The Maremma's provincial capital Grosseto sits on a plain traced by the Ombrone river. Grosseto was originally surrounded by a marine gulf that, over the centuries, was transformed into a large lagoon.Although it was damaged by bombing during the 2nd World War, the city has a lovely old town center enclosed by its marvelous Hexagonal Walls. They were built by the Medici at the end of the 16th century from a design by Baldassarre Lanci; the Fortezza Medicea, the northeast bulwark of the walls, is a site of particular fascination consisting of tunnels, magazines and gatehouses.
The Duomo is the city's most interesting monument even though its many renovations have removed much of its primitive splendor. While the north side remained unfinished, the façade and south city feature bands of white and red stone. The interior is in the shape of a Latin cross divided into three naves by strong pillars. In the second bay on the left, you will note a lovely octagonal baptismal font from 1470 with very elaborate work.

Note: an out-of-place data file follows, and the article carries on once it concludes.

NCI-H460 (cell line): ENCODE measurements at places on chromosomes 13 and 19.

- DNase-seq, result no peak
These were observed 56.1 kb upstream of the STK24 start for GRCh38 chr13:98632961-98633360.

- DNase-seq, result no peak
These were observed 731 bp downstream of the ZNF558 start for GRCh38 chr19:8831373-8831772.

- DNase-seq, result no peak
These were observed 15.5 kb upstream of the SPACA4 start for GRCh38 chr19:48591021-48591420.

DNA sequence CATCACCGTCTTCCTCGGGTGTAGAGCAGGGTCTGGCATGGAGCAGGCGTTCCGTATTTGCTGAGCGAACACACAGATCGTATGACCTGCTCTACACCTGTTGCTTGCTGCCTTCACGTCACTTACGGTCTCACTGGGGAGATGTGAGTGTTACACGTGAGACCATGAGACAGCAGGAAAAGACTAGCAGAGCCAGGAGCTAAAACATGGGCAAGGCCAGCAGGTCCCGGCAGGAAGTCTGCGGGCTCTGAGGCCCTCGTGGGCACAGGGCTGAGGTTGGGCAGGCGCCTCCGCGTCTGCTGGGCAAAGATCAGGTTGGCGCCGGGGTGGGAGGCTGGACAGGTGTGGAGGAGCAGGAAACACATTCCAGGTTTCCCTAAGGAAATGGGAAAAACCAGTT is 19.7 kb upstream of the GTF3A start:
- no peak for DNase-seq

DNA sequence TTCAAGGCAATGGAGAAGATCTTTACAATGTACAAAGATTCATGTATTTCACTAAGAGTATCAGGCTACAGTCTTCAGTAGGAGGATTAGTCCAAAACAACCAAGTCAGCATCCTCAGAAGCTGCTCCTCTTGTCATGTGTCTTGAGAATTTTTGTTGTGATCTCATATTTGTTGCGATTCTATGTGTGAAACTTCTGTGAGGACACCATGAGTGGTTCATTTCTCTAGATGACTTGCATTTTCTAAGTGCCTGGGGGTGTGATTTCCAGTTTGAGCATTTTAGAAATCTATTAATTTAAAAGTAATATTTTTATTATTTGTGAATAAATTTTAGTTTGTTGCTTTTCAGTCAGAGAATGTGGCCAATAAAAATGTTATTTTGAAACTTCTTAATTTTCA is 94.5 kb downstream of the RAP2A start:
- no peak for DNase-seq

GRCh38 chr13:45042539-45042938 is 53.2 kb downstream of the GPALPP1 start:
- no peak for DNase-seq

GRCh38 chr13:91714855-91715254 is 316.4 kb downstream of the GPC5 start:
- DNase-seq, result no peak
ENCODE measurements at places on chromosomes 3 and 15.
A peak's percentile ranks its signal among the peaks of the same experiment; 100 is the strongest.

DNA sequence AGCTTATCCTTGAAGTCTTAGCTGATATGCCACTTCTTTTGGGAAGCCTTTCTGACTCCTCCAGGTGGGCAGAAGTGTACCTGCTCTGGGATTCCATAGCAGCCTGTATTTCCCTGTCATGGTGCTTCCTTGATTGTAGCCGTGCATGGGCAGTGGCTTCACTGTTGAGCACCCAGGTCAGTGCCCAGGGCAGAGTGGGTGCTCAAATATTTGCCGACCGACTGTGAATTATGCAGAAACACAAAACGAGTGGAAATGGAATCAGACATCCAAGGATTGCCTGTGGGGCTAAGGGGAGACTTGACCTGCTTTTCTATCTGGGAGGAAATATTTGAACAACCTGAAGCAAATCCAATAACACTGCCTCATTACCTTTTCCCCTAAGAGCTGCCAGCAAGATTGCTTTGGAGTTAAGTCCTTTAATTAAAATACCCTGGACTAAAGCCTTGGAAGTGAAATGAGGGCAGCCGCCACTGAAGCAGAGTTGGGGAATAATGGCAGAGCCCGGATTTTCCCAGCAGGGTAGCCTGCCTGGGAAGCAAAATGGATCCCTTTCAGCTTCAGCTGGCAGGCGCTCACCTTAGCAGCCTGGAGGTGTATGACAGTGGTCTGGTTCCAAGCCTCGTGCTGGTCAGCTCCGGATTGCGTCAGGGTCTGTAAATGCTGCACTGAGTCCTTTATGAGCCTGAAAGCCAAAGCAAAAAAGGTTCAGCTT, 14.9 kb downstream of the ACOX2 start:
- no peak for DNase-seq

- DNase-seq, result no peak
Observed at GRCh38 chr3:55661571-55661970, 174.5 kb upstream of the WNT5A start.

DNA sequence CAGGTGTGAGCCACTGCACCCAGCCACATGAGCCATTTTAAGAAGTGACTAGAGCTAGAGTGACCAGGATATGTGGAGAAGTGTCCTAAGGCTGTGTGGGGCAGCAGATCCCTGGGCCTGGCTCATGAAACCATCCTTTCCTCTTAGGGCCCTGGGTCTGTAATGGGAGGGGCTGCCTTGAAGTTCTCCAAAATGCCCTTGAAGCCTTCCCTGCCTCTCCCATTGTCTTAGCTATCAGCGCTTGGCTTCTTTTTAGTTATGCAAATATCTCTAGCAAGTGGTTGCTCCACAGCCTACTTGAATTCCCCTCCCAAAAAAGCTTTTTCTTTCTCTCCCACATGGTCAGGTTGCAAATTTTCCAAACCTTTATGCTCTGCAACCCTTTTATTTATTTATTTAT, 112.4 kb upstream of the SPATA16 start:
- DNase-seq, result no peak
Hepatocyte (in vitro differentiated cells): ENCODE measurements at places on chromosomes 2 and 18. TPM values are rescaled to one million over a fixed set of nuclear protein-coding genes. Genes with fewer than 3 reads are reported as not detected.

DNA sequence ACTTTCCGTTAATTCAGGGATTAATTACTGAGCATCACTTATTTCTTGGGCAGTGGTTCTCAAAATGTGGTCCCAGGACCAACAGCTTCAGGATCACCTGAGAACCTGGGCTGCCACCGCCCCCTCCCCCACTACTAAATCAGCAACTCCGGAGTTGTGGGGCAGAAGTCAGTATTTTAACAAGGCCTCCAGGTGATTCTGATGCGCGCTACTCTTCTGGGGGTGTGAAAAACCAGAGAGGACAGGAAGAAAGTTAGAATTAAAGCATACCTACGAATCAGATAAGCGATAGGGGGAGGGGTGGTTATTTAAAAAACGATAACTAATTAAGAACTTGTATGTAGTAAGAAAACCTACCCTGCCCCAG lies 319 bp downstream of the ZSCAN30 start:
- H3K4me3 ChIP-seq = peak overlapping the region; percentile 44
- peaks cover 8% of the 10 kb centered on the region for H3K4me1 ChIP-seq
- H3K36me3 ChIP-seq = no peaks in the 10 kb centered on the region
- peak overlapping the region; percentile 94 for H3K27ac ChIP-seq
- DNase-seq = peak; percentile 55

Museo Archeologico e d’Arte della Maremma The archeological and art museum is housed in the former courthouse. The museum has a collection of 5,000 prehistoric, Etruscan and Roman relics. It is organized into 5 sections and presents the vicissitudes of the Etruscan city of Roselle in chronological order. One section is dedicated to the archeology of the province of Grosseto, excluding Roselle, from prehistory to late antiquity.
Roselle Archeological Area: ruins of the Etruscan, Roman and Medieval cities. It was located on a plateau that allowed controlling the present plain of Grosseto, which in ancient times was occupied by the ancient lagoon system that formed a large saltwater lake deep enough to be navigable. You can see the stratified remains of the Etruscan-Roman city: the city wall, remains of Etruscan houses and the Imperial age complex, with forum, stone streets and a well-preserved amphitheater. Visiting hours: from 09:00 to sunset.